[00:27:41.33] Just overall in the proposition, why can't an underwriter and agent chat? Why can't an agent and a customer chat in a highly effective way in a ubiquitous way? That's just not something we've come around. We still are a face to face, person to person, phone to phone business in a lot of ways. So some of those technologies they just seem to bypass us

[00:28:06.53] REID HOLZWORTH: Yeah. Shiny objects, a lot of them. So--

[00:28:12.24] CASEY KEMPTON: I don't want to spend too much time thinking about them. I wait to see what's showing up and what's being asked for.

[00:28:18.69] REID HOLZWORTH: We have a long ways to go on some real core things that we need to fix in this industry to really solve these big problems. I mean, we talk about it all the time. I mean, even just communicating between agencies and carriers is still a challenge in a lot of ways. There's just so much that we can do overall.

[00:28:36.55] The good news is that with carriers and agents are becoming much more digital, and they're investing in technology, I will say this about Chubb. I told somebody this the other day. Actually, one of your competitors asked me like, who's doing stuff out there? And I said-- they didn't like this answer, by the way. And I said Chubb is really doing some cool stuff.

[00:28:56.80] And I said-- and this is true with your leadership. You guys are truly leveraging technology to give you a competitive edge. You see it. And you see it and you're getting in front of it.

[00:29:09.07] That is not the case for a lot of other carriers that are out there. Some of them are even pushing back on it. They want to stay in the old way. But you're taking a different approach. And you're really opening it up.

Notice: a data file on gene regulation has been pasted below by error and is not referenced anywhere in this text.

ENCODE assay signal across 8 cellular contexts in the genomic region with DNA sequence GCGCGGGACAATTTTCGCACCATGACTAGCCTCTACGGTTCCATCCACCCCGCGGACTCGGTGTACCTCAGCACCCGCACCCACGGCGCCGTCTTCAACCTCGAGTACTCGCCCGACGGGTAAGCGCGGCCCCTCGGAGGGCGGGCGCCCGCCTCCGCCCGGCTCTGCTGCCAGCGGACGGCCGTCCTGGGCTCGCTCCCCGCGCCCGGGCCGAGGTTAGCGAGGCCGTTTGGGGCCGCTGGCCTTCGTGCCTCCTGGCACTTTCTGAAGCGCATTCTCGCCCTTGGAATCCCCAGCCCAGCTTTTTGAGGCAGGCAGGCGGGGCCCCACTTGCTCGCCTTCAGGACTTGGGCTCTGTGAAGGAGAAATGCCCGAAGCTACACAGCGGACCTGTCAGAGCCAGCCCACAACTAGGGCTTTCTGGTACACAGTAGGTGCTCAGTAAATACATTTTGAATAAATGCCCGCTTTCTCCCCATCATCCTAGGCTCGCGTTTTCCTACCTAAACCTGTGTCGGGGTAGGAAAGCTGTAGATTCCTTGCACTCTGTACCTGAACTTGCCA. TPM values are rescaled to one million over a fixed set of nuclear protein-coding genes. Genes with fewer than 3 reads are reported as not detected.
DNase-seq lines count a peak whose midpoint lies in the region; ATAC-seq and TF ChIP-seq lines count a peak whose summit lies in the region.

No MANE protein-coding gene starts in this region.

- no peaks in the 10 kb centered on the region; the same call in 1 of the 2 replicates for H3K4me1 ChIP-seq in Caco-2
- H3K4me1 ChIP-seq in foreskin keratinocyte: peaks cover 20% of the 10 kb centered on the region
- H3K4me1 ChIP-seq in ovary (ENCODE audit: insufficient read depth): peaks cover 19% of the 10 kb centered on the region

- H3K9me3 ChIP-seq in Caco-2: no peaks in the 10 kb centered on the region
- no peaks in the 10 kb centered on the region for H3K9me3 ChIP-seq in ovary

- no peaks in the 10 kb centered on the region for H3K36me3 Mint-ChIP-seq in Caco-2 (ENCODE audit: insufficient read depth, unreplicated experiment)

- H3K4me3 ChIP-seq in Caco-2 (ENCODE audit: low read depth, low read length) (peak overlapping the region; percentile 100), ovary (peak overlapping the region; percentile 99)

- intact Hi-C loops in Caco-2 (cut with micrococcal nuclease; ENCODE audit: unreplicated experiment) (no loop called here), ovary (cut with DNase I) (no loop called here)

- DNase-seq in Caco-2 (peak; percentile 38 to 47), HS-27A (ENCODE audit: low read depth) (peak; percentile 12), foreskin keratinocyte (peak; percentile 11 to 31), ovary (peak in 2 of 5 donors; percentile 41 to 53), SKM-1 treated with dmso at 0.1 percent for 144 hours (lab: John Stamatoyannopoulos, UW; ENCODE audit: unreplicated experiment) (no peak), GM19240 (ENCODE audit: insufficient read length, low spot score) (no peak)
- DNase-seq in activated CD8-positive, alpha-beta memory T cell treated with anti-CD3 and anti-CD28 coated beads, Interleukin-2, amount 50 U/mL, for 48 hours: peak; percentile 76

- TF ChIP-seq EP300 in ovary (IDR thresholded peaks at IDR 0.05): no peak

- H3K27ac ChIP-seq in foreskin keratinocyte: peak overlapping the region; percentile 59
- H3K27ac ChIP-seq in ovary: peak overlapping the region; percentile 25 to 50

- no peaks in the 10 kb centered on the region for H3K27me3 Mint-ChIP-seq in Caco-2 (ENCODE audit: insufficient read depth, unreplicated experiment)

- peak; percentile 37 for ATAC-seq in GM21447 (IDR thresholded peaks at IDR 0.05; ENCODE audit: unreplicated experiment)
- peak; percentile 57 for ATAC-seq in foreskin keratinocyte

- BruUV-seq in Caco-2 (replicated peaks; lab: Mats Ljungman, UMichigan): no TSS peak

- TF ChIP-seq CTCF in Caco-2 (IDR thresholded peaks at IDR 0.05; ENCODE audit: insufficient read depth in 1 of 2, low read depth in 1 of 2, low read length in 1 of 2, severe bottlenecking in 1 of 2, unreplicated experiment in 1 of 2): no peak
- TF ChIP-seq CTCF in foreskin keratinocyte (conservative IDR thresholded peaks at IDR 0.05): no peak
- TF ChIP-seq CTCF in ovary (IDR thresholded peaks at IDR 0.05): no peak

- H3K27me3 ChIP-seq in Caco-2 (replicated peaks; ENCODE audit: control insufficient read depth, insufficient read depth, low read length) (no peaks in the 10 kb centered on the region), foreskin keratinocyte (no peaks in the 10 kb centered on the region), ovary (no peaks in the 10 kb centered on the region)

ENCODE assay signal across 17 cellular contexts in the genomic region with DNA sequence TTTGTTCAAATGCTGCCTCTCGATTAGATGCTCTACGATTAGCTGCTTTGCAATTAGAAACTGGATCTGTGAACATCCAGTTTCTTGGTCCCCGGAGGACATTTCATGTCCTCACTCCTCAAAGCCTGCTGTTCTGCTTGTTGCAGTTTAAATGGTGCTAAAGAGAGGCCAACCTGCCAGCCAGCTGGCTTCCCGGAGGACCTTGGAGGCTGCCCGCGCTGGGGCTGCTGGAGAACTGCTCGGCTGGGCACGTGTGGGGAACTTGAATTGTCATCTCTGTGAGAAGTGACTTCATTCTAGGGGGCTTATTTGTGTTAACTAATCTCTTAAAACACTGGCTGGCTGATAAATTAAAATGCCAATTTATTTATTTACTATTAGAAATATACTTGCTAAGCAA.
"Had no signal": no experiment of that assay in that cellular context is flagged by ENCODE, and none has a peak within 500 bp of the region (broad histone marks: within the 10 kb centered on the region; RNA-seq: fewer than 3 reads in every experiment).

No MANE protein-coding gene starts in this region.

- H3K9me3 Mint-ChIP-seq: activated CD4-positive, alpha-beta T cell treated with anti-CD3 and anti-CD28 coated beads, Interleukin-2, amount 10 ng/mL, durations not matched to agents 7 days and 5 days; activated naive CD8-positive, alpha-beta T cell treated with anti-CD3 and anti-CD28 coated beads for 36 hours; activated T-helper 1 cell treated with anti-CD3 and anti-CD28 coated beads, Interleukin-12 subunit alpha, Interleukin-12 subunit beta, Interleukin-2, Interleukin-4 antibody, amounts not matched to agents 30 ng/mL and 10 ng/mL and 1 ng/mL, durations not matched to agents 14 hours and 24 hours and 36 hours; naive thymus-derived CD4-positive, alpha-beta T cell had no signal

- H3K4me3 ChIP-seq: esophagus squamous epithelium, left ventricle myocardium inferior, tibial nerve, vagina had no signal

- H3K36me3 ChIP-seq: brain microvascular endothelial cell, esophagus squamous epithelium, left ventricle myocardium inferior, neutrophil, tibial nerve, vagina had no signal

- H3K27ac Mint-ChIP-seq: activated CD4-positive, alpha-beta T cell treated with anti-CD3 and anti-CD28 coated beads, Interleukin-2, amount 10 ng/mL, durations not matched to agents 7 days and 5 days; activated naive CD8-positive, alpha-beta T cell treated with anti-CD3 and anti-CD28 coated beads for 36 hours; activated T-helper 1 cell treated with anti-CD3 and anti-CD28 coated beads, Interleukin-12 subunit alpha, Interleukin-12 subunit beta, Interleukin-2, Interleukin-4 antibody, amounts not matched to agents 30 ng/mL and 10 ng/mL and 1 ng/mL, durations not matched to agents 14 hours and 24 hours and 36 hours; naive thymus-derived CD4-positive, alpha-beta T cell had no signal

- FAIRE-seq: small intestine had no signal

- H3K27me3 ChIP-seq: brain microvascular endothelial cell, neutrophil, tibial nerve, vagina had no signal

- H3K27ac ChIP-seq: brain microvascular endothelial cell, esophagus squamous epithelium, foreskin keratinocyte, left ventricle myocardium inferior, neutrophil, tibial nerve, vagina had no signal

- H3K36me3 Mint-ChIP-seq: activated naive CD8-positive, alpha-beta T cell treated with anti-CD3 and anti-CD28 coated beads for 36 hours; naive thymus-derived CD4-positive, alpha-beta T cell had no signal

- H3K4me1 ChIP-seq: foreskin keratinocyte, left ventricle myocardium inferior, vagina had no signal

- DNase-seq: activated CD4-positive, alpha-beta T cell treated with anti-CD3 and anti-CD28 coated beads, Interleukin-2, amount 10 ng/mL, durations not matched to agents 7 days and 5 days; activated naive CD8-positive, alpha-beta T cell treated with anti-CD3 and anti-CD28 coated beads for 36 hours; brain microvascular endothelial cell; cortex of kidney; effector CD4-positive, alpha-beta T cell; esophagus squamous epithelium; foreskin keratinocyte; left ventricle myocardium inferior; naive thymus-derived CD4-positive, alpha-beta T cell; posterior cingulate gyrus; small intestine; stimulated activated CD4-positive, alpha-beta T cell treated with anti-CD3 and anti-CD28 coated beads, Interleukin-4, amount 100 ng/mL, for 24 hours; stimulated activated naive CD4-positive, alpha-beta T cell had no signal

[00:29:21.10] You're doing some really cool stuff. And you have some really amazing people on your team. So you guys have been a great partner for us, no doubt. But you're doing some really, really cool stuff for the industry.

[00:29:32.02] Sometimes a lot of this stuff, the agents that are listening to this, they don't see a lot of this. They just don't. This stuff just shows up. Like oh, that's pretty cool. They don't know what it takes to make all of that happen.

[00:29:45.18] And it's people like you, Casey, that are really making this stuff happen in the industry. And it's really, really cool. So I see things really changing in the next four or five years. I think we're right there.

[00:29:57.83] Everybody says oh, it's tipping point. But our industry is so large. It takes so much time. I think we're really getting there.

[00:30:05.18] When you go back, like you said, to CoverHound and CoverWallet, and all these guys changing the tide, I think the tide it's here. But there's a lot more to come now and especially because everybody's leveraging technology. Go ahead. Sorry.